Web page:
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How easy is it to make new friends?

“He’s never met a stranger yet.”

Have you ever heard yourself, or someone you know described this way? Some people are naturally approachable while others are more hesitant. While upbringing can be part of the reason, most people are approachable or shy more based on their temperament.

Approachability is defined as (Merriam-Webster Dictionary) “Capable of being approached: accessible specifically: easy to meet or deal with.”

In temperament approachability occurs along a spectrum with one end having the person who, indeed, has never met a stranger yet. The other end is the person who is terribly slow to warm up and feel comfortable with new people or new locations. If you have a child like this, you may call her shy or reserved. If your child is the first one, you would describe him as a natural salesperson, immediately going up to strangers, introducing himself, and asking their life histories.

Neither type of temperament by itself is a problem. It depends on what is happening with your child’s biology/development and what his environment is like.

The outgoing child may thrive in a community that prefers outgoing people. But he may feel different or rejected if his community is more reserved and conservative in its interactions. He may get upset that others are standoffish or don’t share friendship as quickly as he offers it.

The reserved or shy child will feel comfortable if those around him are also slow and cautious in allowing others into their inner circle. But he will feel isolated in a community that is extremely outgoing. He will be overwhelmed by people trying to engage him too quickly.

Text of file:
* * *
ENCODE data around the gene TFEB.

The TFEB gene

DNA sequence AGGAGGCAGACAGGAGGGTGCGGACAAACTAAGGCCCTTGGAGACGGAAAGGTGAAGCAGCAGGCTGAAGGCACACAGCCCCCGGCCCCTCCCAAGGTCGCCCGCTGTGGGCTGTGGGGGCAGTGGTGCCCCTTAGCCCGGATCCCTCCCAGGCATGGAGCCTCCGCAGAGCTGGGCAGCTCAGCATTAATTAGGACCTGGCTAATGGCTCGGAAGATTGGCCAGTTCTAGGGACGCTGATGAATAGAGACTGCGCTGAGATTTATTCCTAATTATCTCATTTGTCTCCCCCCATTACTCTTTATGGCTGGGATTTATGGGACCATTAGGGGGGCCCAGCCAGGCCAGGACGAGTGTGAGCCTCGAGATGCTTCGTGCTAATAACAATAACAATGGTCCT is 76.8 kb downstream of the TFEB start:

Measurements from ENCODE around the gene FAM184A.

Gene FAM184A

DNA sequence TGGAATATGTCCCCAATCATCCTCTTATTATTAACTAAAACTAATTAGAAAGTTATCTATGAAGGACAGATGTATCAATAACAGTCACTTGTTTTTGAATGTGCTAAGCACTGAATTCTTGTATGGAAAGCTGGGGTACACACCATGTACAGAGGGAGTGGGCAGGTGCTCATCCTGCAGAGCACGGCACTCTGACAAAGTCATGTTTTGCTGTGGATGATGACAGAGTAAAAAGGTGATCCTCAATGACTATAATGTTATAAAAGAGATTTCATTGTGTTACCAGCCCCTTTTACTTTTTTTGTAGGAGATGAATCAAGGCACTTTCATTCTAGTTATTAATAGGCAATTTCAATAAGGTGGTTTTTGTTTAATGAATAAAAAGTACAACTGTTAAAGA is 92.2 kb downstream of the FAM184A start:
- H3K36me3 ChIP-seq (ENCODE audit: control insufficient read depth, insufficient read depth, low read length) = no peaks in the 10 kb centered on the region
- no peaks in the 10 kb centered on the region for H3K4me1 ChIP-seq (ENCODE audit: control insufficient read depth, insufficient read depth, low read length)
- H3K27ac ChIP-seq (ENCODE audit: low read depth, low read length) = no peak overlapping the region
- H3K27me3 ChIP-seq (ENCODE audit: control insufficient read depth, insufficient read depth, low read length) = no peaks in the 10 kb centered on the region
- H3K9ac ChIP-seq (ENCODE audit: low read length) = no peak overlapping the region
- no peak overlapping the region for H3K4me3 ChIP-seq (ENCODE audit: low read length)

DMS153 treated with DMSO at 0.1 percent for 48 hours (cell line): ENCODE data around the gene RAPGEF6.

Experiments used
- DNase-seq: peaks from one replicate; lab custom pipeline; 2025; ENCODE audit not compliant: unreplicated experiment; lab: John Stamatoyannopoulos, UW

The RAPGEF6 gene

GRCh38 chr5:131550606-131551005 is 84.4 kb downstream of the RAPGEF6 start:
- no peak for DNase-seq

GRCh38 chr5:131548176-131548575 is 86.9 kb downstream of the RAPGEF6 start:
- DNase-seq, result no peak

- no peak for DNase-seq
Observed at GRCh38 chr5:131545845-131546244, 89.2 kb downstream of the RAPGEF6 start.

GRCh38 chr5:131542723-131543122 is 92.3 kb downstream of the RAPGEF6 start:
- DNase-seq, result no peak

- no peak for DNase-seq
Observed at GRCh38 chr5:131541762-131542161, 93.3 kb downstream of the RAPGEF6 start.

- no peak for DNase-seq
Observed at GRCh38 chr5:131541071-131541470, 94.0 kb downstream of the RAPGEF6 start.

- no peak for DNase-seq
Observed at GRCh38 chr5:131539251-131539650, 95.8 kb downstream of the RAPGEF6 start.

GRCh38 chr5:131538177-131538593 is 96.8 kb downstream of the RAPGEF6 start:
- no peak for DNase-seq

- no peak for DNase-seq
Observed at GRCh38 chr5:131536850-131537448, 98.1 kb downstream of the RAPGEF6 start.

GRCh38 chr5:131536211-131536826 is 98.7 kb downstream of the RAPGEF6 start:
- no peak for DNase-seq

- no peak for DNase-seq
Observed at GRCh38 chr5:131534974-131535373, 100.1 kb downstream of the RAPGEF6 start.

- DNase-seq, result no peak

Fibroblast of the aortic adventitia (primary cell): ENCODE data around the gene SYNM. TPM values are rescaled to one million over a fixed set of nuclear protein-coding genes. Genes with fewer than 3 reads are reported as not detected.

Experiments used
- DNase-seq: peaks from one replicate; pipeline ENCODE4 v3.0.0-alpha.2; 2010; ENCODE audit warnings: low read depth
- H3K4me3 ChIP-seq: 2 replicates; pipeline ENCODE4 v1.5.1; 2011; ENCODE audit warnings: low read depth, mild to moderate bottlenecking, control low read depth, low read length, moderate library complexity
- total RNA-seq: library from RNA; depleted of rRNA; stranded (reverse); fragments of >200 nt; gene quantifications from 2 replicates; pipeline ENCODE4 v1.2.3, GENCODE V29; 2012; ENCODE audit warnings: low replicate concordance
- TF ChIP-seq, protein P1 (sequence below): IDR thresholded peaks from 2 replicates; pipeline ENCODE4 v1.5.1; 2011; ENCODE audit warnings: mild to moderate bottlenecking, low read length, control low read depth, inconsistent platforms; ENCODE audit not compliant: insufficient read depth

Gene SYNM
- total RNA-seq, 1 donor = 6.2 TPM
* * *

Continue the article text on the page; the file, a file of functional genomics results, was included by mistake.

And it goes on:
To help the very approachable child you need to spend time teaching him how to size people up, based on body language, facial expression, and tone and volume of voice. It is harder to consider other features which may be related to income, since some great children may live in poverty or may be better off than your family, but don’t mean that there is something wrong or right with the other child or adult based on that. Also, have your child note what the other child’s interests are, since there could be clues to issues if the other child is in to risk-taking and may talk your child into actions which you would not approve of.

If your child is shyer or reserved, the same need to teach your child is there but in addition, your child would be more willing to engage with others if he had someone he trusted with him. It may be you or one of his siblings or a friend that he has already had. Many more reserved, or slow to approach, children become more willing to take social chances if they have a “wingman” even into adulthood. With each positive experience, these children will be more likely to take a chance of going alone to an event or talk to a stranger because of the teaching and support they were given when younger.

How quickly or slowly your child feels comfortable with people, places, or situations is never wrong. It is merely who he is. Taking time to get to know him and provide him with teaching and support to know his environment and understand that others may also be either slow or quick to engage is something that you can do. And as he makes friends and enjoys his community, enjoy it with him. After all, you will always be his first teacher and friend.

If you are interested in an in-depth look at 3 factors of children and adolescents that can create positive or negative futures, check out my program, Never Assume: Know Children Before Labeling Them.

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